Generation of pcDNA3-Myc-Cdc25A-FLuc: the stop codon of Cdc25A was eliminated and an Xba I site was inserted at the C-terminus of Cdc25A. The resulting plasmid pcDNA3-Myc-Cdc25A (Xba I) was digested with Xba I and Xho I and ligated to sequences encoding codon-optimized firefly luciferase (FLuc) that had been isolated as an Xba I-Xho I fragment from the pGL-3 control plasmid (Promega). Sequences encoding Cdc25A-FLuc but lacking the Myc-tag were isolated from pcDNA3-Myc-Cdc25A-FLuc and subcloned into pTRE-Tight, a tetracycline-regulated expression plasmid (Clontech) to generate pTRE-Tight-Cdc25A-FLuc. Cdc25A serine-to-alanine mutants were generated using the QuikChange XL site-directed mutagenesis kit (Stratagene) and all the mutations were verified by DNA sequencing. Plasmids encoding CK1α and Myc-β-TrCP1 were provided by Dr. Jiandong Chen (Chen et al., 2005) and Dr. Binhua P. Zhou (Zhou et al, 2004), respectively.

Generation of HeLa Tet-on Cdc25A-FLuc stable cell lines and bioluminescence imaging

pTRE-Tight-Cdc25A-FLuc was co-transfected with a selection plasmid pTK-Hyg (Clontech) into HeLa Tet-on cells using Lipofectamine 2000 (Invitrogen). Twenty-four hours later, cells were trypsinized and seeded into 10-cm tissue culture dishes. Selection media containing hygromycin B was added 24 h later. Media was changed every 3 days until the drug-resistant colonies became visible. Cells were incubated with D-Luciferin (150 μg/ml in PBS, BIOSYNTH International) at 37°C for 10 min followed by imaging using an IVIS 100 imaging system (Xenogen). Luciferase activity (photons/sec/cm2/steradian) was quantitated using Living Image Software (Xenogen). Those colonies that scored positive for bioluminescence were eliminated. Cells were then rinsed in PBS and incubated in culture media containing 2 μg/ml of doxycycline (Dox, Clontech). Twenty-four hours later, D-Luciferin was added to the media and colonies were re-imaged. Colonies that displayed Dox-inducible bioluminescence were isolated and expanded for further analysis. The stable cell line was maintained in selection medium containing hygromycin B and geneticin.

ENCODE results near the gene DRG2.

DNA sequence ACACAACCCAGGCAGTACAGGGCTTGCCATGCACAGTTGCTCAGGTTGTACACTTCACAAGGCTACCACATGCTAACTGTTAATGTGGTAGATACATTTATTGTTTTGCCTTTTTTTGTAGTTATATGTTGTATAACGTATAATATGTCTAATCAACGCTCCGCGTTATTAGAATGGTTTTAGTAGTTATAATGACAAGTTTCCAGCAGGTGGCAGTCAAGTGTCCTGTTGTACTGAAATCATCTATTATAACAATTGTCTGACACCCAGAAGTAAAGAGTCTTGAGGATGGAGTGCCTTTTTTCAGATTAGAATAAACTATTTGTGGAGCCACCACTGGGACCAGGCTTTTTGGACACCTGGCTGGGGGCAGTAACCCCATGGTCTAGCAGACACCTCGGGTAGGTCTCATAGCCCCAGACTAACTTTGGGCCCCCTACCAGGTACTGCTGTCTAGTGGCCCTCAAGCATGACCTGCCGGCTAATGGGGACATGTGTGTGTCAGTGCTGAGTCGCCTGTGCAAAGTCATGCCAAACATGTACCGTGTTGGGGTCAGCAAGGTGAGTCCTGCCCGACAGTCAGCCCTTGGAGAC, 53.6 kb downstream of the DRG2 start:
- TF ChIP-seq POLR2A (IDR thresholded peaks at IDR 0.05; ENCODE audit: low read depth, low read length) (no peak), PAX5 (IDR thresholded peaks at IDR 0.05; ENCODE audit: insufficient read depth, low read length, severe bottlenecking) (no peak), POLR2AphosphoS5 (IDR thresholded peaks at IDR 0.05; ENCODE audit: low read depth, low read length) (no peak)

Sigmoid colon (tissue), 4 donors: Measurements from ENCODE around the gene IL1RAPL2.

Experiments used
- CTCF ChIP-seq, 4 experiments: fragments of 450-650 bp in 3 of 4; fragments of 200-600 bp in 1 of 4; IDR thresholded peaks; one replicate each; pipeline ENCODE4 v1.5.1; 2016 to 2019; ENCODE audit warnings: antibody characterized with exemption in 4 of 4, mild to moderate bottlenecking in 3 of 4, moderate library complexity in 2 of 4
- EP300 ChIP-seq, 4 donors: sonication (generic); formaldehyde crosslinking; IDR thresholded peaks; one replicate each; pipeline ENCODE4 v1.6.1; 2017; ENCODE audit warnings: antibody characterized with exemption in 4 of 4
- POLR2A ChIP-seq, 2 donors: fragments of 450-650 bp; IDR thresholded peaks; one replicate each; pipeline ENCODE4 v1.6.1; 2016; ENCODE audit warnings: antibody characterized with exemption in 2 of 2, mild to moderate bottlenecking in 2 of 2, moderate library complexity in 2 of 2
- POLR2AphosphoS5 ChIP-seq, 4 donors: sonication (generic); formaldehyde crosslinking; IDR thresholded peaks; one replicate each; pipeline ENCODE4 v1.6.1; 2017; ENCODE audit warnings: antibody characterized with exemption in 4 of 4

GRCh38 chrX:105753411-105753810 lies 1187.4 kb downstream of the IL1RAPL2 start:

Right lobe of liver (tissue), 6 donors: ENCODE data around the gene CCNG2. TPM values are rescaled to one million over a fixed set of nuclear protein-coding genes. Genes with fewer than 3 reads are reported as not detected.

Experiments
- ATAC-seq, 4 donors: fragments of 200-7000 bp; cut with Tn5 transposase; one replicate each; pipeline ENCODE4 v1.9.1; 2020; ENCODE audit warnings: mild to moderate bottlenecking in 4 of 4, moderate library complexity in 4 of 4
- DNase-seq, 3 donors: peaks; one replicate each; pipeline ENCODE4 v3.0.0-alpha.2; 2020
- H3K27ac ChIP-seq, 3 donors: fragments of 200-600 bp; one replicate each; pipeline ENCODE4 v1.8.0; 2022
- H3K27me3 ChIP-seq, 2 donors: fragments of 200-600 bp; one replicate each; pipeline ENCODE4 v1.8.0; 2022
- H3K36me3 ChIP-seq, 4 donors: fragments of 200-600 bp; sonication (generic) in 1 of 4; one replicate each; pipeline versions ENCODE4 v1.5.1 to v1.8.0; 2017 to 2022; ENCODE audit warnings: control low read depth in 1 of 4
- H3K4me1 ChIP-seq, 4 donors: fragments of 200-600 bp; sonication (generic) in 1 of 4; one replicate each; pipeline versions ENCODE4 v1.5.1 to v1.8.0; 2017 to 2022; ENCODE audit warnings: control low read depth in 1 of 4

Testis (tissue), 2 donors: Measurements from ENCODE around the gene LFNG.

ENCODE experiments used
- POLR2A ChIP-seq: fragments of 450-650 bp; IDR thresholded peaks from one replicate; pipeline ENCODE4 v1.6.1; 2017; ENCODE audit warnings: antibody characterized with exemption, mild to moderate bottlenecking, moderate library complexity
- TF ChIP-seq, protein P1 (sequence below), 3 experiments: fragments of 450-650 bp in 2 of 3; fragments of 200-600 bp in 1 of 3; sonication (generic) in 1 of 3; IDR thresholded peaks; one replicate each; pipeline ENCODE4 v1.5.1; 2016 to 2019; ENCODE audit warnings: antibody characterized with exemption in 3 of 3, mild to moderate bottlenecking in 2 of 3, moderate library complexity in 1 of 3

Kinase assays

Wild-type and mutant forms of Cdc25A were produced in bacteria as GST-fusion proteins and purified as described previously (Chen et al., 2003). The elution of GST-Cdc25A proteins was performed as described (Kang et al., 2008). 100 ng CK1 (GST-CK1α or GST-CK1δ from Sigma Chemical Co.) was diluted in kinase reaction buffer (50 mM Tris-HCl, pH 7.4, 2 mM DTT, 10 mM MgCl2 and 120 μM ATP) followed by the addition of 1 μg soluble GST-Cdc25A. Reactions were incubated at 30°C for 30 min, boiled in 1× loading buffer at 95°C for 10 min and then resolved by SDS-PAGE followed by Western blotting.


Approximately 1 × 106 HeLa cells were seeded in p60 plates 16-20 h before transfection. Cells at 95% confluence were transfected with 2 to 4 μg plasmids using Lipofectamine 2000. 24 h after transfection, cells were harvested or subjected to the indicated treatments prior to harvest and analysis. For RNAi transfection, HeLa cells (3× 105) were seeded in p60 dishes 20 h before transfection. Cells were transfected with 50 nM CK1α, GSK-3β (Dharmacon) or Chk1 siRNA (Zhao et al., 2002) when they reached 20-30% confluency using DharmaFECT 1 or 3 (Dharmacon). Forty-eight hours after transfection, cells were treated as indicated and then harvested for Western blotting. Scrambled siRNA or luciferase siRNA (GL3, Dharmacon) was used as transfection controls. For half-life experiments, siRNA-transfected cells were incubated with 10 μg/ml cycloheximide 48 h after siRNA-transfection. Cells were harvested at various times after cycloheximide treatment and analyzed by Western blotting. MG132 additions were made 48 h after siRNA transfection and cells were harvested 2 h later.

Cell lysis and analysis

Cells were lysed in mammalian cell lysis buffer (MCLB) [50 mM Tris-HCl pH 8.0, 2 mM DTT, 5 mM EDTA, 0.5% NP-40, 100 mM NaCl, 1 mM microcystin (Sigma Chemical Co), 1 mM sodium orthovanadate, 2 mM PMSF] supplemented with protease inhibitor cocktail (Sigma Chemical Co.) and phosphatase inhibitor cocktail (Calbiochem). Clarified lysates were resolved directly by SDS-PAGE and transferred to nitrocellulose membranes for Western blotting. Alternatively, cell lysates containing 0.5 to 1 mg of total cell protein were pre-cleared with protein A beads (Santa Cruz Biotechnology) for 1 h at 4°C. Pre-cleared lysates were incubated with anti-Flag agarose (Sigma Chemical Co.) or anti-Myc agarose (9E-10, Santa Cruz Biotechnology) for 1 h at 4°C. Immunoprecipitates were then washed 6 times with MCLB. Proteins were visualized using the ECL reagent (GE Healthcare Life Sciences), and densitometry analysis was performed using ImageJ software (Abramoff et al., 2004).

Supplementary Material


Drs. Van Leung-Pineda and Tiebang Kang are thanked for helpful suggestions. Chris Ryan is thanked for editorial assistance. We acknowledge Chris Ryan, Yonghao Hou, Mei-Shya Chen, Dr. Jiandong Chen, and Dr. Binhua P. Zhou for providing expression plasmids. This work was supported by grants from the National Institutes of Health (GM047017 and P50 CA94056). We thank the p50 Molecular Imaging Center and the Alvin J. Siteman Cancer Center at Washington University School of Medicine for the use of the High Throughput Core. The Siteman Cancer Center is supported in part by an NCI Cancer Center Support Grant #P30 CA91842. H.P.-W. is an Investigator of the Howard Hughes Medical Institute.


Conflict of interest: The authors declare no conflict of interest.